David Crosby, the legendary singer-songwriter and member of bands including the Byrds and Crosby, Stills, Nash, & Young, has died at the age of 81, according to a statement shared by his wife to Variety.
“It is with great sadness after a long illness, that our beloved David (Croz) Crosby has passed away,” the statement reads. “He was lovingly surrounded by his wife and soulmate Jan and son Django. Although he is no longer here with us, his humanity and kind soul will continue to guide and inspire us. His legacy will continue to live on through his legendary music. Peace, love, and harmony to all who knew David and those he touched. We will miss him dearly. At this time, we respectfully and kindly ask for privacy as we grieve and try to deal with our profound loss. Thank you for the love and prayers.”
Born in Los Angeles on August 14, 1941, Crosby joined his bandmates Roger McGuinn, Gene Clark, Chris Hillman, and Michael Clarke in the Byrds in 1964. He contributed to the Byrds’ first five albums and played on their No. 1 hits ‘Mr. Tambourine Man’ and ‘Turn! Turn! Turn!’, but after he appeared on stage at the Monterey Pop Festival with Buffalo Springfield and spread various John F. Kennedy assassination conspiracy theories, Crosby was dismissed from the band.
Though the Byrds helped define the sound of 1960s folk-rock, Crosby’s biggest success came as part of the supergroup Crosby, Stills, and Nash, which he formed in 1968 with Buffalo Springfield’s Stephen Stills and The Hollies’ Graham Nash. After releasing their eponymous debut album in 1969, the group won the Grammy Award for Best New Artist and enlisted Neil Young for live performances, including Woodstock. Before breaking up due to internal conflict, the quartet recorded their 1970 album Déjà Vu.
Crosby then started working on his solo debut, 1971’s If I Could Only Remember My Name, which peaked at No. 12 and featured guest appearances from Young, Joni Mitchell, and members of Jefferson Airplane, the Grateful Dead, and Santana. Crosby collaborated with Nash through the ’70s as Crosby & Nash and occasionally reunited with his CSNY bandmates. Crosby, Stills, Nash & Young’s final album as a quartet was 1999’s Looking Forward.
Crosby struggled with drug abuse for many years, which led to him spending time in prison in Texas on drug and weapons charges in the mid-1980s. 18 years after his solo debut, Crosby returned with Oh Yes I Can, followed by Thousand Roads in 1993. His 2014 record Croz began a late-career renaissance that continued with 2016’s Lighthouse and 2017’s Sky Trails. Crosby’s most recent solo album, For Free, came out last year.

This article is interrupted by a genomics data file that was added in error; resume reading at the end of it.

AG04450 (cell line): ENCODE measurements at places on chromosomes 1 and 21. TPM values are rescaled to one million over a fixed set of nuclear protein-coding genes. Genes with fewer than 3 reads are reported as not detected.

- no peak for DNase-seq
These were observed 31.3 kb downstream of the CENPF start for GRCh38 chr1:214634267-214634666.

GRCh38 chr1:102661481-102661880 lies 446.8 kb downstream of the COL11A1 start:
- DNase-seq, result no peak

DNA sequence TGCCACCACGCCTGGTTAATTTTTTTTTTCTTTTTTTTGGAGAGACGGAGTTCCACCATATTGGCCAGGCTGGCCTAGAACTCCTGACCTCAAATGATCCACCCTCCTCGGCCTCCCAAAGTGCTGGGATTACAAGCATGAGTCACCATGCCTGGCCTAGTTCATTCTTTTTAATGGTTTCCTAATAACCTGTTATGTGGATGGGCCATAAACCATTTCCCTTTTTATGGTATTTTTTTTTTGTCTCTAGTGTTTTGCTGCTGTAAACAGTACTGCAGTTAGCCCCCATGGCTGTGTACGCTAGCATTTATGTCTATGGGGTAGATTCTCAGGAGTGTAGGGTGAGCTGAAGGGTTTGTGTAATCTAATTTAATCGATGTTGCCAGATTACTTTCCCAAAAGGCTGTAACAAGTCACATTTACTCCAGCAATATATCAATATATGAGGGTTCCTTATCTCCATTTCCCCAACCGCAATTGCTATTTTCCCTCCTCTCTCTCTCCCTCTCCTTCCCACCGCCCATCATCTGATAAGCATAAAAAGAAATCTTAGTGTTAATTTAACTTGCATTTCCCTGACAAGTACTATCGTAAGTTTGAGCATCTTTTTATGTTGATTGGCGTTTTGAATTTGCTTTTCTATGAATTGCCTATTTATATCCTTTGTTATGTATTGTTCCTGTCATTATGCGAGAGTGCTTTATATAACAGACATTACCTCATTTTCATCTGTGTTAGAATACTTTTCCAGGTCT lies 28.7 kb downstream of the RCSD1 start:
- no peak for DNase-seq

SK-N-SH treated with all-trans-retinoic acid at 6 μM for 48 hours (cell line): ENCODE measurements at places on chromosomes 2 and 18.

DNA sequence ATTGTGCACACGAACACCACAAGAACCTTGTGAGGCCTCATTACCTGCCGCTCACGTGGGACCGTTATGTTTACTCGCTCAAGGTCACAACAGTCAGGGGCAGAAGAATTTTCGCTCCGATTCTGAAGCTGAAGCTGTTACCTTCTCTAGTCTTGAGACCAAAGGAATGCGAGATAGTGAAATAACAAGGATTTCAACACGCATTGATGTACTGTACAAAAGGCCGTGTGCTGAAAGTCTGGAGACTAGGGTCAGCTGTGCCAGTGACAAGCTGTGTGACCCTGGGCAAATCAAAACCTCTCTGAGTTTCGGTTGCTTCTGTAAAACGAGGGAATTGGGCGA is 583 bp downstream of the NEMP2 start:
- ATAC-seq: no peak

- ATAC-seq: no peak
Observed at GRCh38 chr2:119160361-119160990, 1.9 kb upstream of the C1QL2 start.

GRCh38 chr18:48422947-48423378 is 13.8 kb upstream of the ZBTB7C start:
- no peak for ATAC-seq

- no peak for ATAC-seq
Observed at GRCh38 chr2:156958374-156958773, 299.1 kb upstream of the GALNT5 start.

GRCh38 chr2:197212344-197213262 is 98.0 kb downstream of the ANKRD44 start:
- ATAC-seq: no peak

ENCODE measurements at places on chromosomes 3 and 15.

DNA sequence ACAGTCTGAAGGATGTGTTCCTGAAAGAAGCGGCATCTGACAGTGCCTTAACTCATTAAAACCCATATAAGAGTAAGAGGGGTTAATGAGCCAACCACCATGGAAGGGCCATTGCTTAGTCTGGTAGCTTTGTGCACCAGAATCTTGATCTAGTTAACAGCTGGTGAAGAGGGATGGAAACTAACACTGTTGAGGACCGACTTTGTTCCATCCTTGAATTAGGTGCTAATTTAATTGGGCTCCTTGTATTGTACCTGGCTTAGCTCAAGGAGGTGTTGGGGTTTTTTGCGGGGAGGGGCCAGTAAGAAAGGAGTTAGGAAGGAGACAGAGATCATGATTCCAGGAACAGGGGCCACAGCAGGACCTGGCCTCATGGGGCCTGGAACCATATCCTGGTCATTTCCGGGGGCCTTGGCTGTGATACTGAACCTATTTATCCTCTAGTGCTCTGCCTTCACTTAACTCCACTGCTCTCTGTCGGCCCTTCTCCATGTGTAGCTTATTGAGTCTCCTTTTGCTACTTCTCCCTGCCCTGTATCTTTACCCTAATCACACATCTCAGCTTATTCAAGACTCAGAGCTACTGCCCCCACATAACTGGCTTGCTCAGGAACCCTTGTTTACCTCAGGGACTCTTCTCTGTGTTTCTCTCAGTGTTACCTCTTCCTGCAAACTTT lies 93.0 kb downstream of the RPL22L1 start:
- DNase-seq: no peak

Crosby has been inducted into the Rock and Roll Hall of Fame twice, first as a member of the Byrds in 1991 and then with Crosby Stills and Nash in 1997.
“It is with a deep and profound sadness that I learned that my friend David Crosby has passed,” Graham Nash wrote in a statement. “I know people tend to focus on how volatile our relationship has been at times, but what has always mattered to David and me more than anything was the pure joy of the music we created together, the sound we discovered with one another, and the deep friendship we shared over all these many long years.”
“David was fearless in life and in music,” he continued. “He leaves behind a tremendous void as far as sheer personality and talent in this world. He spoke his mind, his heart, and his passion through his beautiful music and leaves an incredible legacy. These are the things that matter most. My heart is truly with his wife, Jan, his son, Django, and all of the people he has touched in this world.”
In a statement of his own, Stephen Stills wrote: “He was without question a giant of a musician, and his harmonic sensibilities were nothing short of genius. The glue that held us together as our vocals soared, like Icarus, towards the sun. I am deeply saddened at his passing and shall miss him beyond measure.”